“There’s this range of emotion [in the work],” as O’Toole put it. “There’s sadness; some of the pictures are very plaintive in the way she looks into the camera. Others are just downright campy and fun.”
One thing is clear about the work, for O’Toole. This was not simply a hobby. After all, you don’t spend three-plus decades shooting thousands and thousands of self-portraits – all meticulously shot and stored – just to kill boredom on a Sunday. A couple of clues confirmed this. When O’Toole examined the background of pictures, she spotted an Ansel Adams book on a shelf; she also found a box of Polaroids on which April had written ‘April Dawn Avedon’, a nod to fashion photographer Richard Avedon. “She’s playfully equating herself with the most famous editorial photographer of her day,” explains O’Toole.
Piecing the evidence together confirmed what O’Toole had suspected: here was a prolific photographer who was artistically minded and had a keen awareness of photography’s rich history. For the curator, the work is comparable to Cindy Sherman’s Untitled Film Stills, and Yasumasa Morimura’s self-portraits in which he cross-dressed and played female characters. “April was definitely aware of the history of photography and practitioners, I just don’t know who. Did she know who Cindy Sherman was? It’s entirely possible.”
The show at SFMOMA is the first time the Polaroids have been made public, and O’Toole didn’t take the responsibility lightly. Given the ethical questions – is this what April would have wanted? Is it the right thing to do? – O’Toole knew she had to reach out to some people and handle the project with great sensitivity. “Before showing the pictures, before publishing the book, I spent quite a bit of time speaking with people in the LGBTQ community here in the Bay Area,” she explains, “showing the pictures to people, talking to them about it, and then trying to find people who knew the artist, and family members.” In the end, she says, “the unanimous view was that the pictures were so incredible that they just had to be shown. The question became how you presented them, not if.”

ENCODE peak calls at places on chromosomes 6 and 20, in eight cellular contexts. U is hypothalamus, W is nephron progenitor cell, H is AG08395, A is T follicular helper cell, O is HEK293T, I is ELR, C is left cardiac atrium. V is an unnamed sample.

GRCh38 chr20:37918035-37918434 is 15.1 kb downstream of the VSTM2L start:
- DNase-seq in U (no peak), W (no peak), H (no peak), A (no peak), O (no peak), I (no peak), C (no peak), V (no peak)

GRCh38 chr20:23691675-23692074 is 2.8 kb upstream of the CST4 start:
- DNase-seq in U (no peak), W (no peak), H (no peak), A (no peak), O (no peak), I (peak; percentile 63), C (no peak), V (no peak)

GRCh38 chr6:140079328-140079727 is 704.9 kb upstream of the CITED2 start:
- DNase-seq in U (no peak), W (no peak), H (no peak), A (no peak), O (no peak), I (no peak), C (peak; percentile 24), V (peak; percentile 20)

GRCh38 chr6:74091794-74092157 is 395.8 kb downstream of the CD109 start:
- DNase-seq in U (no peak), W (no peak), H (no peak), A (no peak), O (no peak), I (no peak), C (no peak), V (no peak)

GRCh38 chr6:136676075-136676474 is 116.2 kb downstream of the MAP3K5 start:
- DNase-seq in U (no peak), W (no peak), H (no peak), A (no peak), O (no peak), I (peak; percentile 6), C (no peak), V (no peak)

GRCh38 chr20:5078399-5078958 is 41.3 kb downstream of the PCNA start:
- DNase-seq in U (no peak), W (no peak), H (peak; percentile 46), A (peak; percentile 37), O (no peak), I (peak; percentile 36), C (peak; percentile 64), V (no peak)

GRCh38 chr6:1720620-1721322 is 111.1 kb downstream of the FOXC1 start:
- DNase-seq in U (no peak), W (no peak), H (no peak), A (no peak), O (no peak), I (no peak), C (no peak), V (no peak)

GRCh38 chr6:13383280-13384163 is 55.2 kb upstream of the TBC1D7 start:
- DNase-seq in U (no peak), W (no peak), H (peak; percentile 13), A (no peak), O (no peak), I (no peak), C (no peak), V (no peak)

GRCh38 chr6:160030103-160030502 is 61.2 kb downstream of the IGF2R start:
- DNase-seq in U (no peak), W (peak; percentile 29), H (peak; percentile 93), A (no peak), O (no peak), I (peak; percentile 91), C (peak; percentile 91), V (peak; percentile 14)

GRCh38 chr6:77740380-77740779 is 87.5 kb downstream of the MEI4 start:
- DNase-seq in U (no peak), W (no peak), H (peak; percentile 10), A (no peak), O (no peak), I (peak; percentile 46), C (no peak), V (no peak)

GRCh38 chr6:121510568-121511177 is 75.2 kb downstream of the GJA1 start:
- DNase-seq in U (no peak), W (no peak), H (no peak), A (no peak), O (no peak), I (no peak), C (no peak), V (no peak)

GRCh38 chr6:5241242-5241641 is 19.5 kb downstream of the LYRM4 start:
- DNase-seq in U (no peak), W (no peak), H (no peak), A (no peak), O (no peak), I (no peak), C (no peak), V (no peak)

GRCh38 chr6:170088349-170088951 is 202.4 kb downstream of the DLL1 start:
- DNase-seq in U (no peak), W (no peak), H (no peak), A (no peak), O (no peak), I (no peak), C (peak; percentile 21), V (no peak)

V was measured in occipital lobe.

I like a little bit of mystery. I like the fact that we don’t know everything about her intentions – Erin O’Toole
Though the unanswered questions about April’s mysterious life and work add to the allure of the Polaroids, O’Toole argues that the pictures offer a lot in themselves. “I think all the personal aspects are really interesting and that’s what makes [the work] such an interesting story. But to me the pictures themselves offer so much that,” she pauses, realising what compels her most. “I like a little bit of mystery. I don’t necessarily need all those things to be answered for it to be meaningful to me. I like the fact that we don’t know everything about her intentions.”
April’s story, in some respects, recalls that of Vivian Maier, the nanny who led a secret life as a street photographer and whose work was discovered only after she died. No one knew her intentions, either. But virtually everyone agreed that her work stood alongside the best in the genre. The discovery of her work meant that the history of street photography might even need a rewrite.
What, then, does the discovery of April’s prolific output mean? Does O’Toole think the work stands up alongside Sherman and similar artists cemented in the history books? “I do,” she says. “I think it’s very different to a lot of that work so it’s hard to compare her one-to-one. But I think it’s incredible work, I think it’s very strong work. I find it to be endlessly interesting and I don’t get bored of looking at these pictures. I find new things in them every time I go back to them.”
April Dawn Alison (2019) by Erin O’Toole is out now, published by MACK.